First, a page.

- MSH segment: Every HL7 message will carry this segment if you recall from my earlier tutorial. This segment will carry information such as the sender and receiver of the message, the type of message, and the date and time information of this message
- EVN segment: This segment will include information pertaining to the event that occurred (in our case this is due to an admission of a fictional patient)
- PID segment: This segment carries information pertaining to patient demographics such as such as name of the patient, patient identifier and address, etc.
- PV1 segment: This segment typically contains information about the patient’s stay, where they are assigned and also the referring doctor
Message construction gets pretty ugly if we don't separate the various steps involved into smaller methods. The approach I show below is a suggestion only. Please feel free to create your own factory methods, builder classes and any other utility classes needed especially if you are wanting to support multiple message types in your application.
There are many variations of the factory method pattern, and most of them tend to implement a static method which is responsible for constructing an object and returning this created object. It is the static method that tends to abstract the construction process of an object. You typically define an interface for creating an object in the superclass and you then let the subclasses decide which classes to instantiate depending on the parameters passed. However, you can also delegate the construction to another class entirely. So, lots of options and approaches are available to you. Ultimately, the factory method lets the main class (or the "client") defer any instantiation to other classes based on the parameters passed. Here, I am simply using a builder class inside the factory method.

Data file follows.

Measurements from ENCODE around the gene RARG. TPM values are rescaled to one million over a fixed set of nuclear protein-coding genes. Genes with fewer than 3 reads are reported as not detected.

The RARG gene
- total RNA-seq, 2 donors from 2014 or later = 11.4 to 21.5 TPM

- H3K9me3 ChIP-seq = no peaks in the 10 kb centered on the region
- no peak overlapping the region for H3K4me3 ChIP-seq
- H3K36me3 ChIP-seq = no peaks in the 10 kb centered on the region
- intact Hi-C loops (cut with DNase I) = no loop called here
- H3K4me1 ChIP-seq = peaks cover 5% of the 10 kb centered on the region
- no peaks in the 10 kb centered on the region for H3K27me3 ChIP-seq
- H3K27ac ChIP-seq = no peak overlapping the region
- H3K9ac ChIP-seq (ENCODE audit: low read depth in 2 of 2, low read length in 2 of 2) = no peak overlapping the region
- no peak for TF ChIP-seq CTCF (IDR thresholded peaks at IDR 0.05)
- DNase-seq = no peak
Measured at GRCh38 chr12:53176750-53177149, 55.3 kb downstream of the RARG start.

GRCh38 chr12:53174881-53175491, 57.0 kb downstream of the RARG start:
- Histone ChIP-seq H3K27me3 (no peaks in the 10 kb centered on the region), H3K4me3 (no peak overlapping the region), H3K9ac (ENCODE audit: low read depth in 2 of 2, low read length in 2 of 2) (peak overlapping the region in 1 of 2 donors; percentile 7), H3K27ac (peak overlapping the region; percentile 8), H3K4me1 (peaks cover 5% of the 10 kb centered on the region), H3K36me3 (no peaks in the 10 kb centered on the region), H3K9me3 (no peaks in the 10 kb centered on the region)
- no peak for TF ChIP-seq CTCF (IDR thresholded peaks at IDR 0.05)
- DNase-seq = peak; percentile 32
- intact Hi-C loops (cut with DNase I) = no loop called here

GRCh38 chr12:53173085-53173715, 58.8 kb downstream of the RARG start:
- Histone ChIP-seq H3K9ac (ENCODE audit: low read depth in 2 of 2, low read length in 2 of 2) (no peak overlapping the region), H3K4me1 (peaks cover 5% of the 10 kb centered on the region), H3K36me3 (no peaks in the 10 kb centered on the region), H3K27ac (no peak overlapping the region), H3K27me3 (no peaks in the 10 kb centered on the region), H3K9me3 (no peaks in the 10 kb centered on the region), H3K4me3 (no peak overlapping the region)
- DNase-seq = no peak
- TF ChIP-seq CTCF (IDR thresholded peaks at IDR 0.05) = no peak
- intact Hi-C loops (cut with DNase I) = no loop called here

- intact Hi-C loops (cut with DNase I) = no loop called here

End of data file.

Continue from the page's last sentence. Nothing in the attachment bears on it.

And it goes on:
“Violence is the last refuge of the incompetent.” ~ Isaac Asimov
In the code shown below and as described earlier the delegation of the actual construction of our ADT A01 message is left to a ADT message builder class called "OurAdtA01MessageBuilder" here for the lack of better imagination on my part. This builder class shown below helps construct the various parts of the ADT A01 message step by step. Using the builder pattern will be extremely useful even when using a HL7 library like NHAPI since there is just way too many optional segments and components that you will deal with when dealing with the HL7 2.x standard. The other advantage of this approach is that you can pass in data into the constructor of the builder class to build the ADT message with the required data values from your HL7 application (not shown here). This a style I prefer. However, feel free to choose any style that suits you or your organization. This is after all a tutorial on using NHAPI and not on software design. :-)
The results of running the above program are shown above. The two output files generated by the program should give you an idea of what a pipe delimited HL7 file and XML formatted file look like. Please note that the pipe delimited output file has special unprintable characters within it that help in the "message enveloping" that is required. You can inspect this file using any Hex editor if you are curious to see where these characters are in located the file.
That concludes this little tutorial illustrating how we can create an ADT HL7 message and its various constituent parts using the NHAPI library. NHAPI provides a large library of strongly typed classes which makes the task of generating various HL7 2.x messages very easy. The various classes and their methods and other utility functions provided by the library help remove any tedium and guess work when assembling, parsing and validating HL7 messages that we often need to tackle when developing a .NET-based message processing application. However, you should note that the NHAPI library does not have all the features compared to the HAPI Java library which served as the original inspiration for this library. These include functionality such as sending and receiving messages. Fortunately, there are several additional tools that work well with the NHAPI framework and help fill these gaps in functionality. We will employ these tools in conjunction with NHAPI to create more sophisticated HL7 messages which include custom segments (also known as "Z-Segments") in subsequent tutorials. However, in the next tutorial in my HL7 article series, I will cover how we can combine NHAPI with another tool called "NHapi Tools" to transmit a HL7 message to a HL7 receiving system. See you then!